Photographer: Chris Ratcliffe/Bloomberg
Is Talk of U.S. Steel Tariffs Giving You Deja Vu? It Shouldn’tBy
Donald Trump is closer to making a decision on U.S. steel tariffs, in a move that could elicit comparisons to the last Republican president’s protectionist measures on metal imports.
But any feelings of deja vu would be misleading, as Trump’s strategy to protect domestic steelmakers would be far different than George W. Bush’s move back in 2002.
At the time, Bush slapped tariffs on steel using power granted to him by Section 201 of the 1974 Trade Act, whereas Trump would be employing a different tool, Section 232 of the 1962 Trade Act.
The two undoubtedly sound alike, and they do have similarities. The laws allow the president to impose tariffs without congressional approval if a government-run investigation finds that imports are harming or threatening the U.S.
But the big parallels pretty much stop there, as the two tools are carried out differently and address different kinds of trade threats. Those contrasts, laid out in the table below, reveal why Trump’s policy is seen as a potentially bold move -- and is drawing criticism.
|Section 201||Section 232|
|Who leads the U.S. investigation?||U.S. International Trade Commission||U.S. Commerce Department|
|Is that government body part of Trump’s cabinet?||No||Yes|
|What kind of threat does the trade tool address?||Probes must find increased imports would cause serious threats to domestic industry||Probes must find imports threaten to impair national security|
|Are the volumes of imports key in determining damage?||Yes||No|
The administration’s argument that steel imports could threaten national security has raised eyebrows, as America’s biggest foreign provider of steel is Canada. But trade lawyers largely agree it’s more likely the White House can impose duties if section 232 is used rather than 201.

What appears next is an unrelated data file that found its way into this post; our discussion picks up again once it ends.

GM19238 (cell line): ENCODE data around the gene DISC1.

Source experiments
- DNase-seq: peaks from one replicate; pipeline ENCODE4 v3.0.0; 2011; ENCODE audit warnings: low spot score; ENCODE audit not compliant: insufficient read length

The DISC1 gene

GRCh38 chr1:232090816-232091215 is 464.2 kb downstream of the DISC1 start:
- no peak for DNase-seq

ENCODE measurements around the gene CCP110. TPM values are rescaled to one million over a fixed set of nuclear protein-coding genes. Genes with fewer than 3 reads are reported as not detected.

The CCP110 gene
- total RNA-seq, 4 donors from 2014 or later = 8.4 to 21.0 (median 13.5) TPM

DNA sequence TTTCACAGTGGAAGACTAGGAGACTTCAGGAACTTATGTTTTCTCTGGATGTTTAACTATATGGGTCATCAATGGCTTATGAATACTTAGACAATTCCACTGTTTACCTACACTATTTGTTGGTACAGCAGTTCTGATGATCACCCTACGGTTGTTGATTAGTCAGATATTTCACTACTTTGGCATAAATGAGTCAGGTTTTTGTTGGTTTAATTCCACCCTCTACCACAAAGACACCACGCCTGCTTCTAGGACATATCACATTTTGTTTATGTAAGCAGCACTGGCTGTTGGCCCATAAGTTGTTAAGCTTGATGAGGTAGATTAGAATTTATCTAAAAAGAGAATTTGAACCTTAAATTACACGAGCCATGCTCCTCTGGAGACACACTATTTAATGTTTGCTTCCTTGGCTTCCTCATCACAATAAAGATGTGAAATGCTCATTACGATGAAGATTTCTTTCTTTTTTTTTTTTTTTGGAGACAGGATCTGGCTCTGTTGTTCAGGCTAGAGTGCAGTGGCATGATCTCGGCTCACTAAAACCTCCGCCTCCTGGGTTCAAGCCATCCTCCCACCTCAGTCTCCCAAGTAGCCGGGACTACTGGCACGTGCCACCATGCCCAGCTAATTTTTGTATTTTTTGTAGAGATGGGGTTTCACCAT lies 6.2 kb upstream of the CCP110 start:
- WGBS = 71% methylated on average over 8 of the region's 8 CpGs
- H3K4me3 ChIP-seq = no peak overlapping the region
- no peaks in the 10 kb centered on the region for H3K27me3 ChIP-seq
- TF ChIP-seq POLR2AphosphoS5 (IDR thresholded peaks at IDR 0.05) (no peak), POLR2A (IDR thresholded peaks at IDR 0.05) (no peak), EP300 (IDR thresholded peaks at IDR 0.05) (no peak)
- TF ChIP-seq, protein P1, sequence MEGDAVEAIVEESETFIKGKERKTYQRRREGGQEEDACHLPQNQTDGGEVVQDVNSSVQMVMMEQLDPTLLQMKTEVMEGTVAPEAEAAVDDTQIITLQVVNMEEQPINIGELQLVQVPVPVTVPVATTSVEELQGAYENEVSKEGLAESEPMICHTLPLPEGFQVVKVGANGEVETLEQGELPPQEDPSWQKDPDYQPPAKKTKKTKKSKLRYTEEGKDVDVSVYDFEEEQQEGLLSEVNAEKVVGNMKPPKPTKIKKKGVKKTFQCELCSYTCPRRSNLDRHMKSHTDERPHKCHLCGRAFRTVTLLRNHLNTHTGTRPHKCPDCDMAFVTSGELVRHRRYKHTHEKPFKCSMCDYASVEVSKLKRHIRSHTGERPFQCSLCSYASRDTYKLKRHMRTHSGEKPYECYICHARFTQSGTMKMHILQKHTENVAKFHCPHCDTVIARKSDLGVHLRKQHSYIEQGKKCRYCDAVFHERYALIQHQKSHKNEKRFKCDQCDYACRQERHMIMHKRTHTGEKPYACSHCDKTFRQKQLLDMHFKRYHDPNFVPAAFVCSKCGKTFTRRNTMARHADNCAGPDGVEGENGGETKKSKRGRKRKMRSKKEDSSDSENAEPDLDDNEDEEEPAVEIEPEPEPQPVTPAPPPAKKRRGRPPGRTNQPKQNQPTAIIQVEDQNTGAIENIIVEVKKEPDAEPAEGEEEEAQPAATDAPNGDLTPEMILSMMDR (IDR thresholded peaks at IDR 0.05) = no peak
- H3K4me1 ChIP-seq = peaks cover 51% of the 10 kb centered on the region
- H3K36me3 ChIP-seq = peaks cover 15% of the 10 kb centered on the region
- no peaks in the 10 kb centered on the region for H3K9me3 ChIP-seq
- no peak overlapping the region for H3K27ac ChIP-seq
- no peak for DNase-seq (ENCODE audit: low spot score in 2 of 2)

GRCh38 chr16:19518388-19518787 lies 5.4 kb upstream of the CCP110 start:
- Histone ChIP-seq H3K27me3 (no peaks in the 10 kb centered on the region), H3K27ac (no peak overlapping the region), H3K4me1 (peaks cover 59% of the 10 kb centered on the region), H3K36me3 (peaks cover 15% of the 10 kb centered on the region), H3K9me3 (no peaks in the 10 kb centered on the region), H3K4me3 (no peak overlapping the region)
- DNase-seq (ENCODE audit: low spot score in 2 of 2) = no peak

For starters, Trump can count on a trusted cabinet member if he uses section 232 rather than an independent panel at the ITC to decide whether tariffs are needed. Commerce Secretary Wilbur Ross, a frequent critic of steel dumping, gave Trump results of the 232 probe last week, and the president has 90 days to decide on its recommendations, which could include tariffs and/or quotas. (Ross didn’t publish details of his findings.) Commerce is conducting a similar investigation into aluminum, which is due later this month.
Secondly, the burden of proof is arguably stricter for 201, according to Simon Lester, a lawyer and trade policy analyst at the Cato Institute in Washington. That being said, the ITC in a recent 201 probe did recommend the president impose duties on cheap solar panels.
“With section 201, you have to show that imports are causing serious injury. If your domestic industry is making profits, it’s hard to show that, and right now the economy is doing pretty well,” Lester said. “You don’t have to show that with section 232.”
Frank Samolis, co-chair for international trade at law firm Squire Patton Boggs, agreed.
“There are too many hurdles under a 201 to give the administration confidence they would prevail,” he said. “Now you go to the 232, and that’s totally within the control of the executive branch. They don’t have to determine any unfair trade practice, and they don’t have to make any judgment or meet any thresholds with respect to the volume of imports.”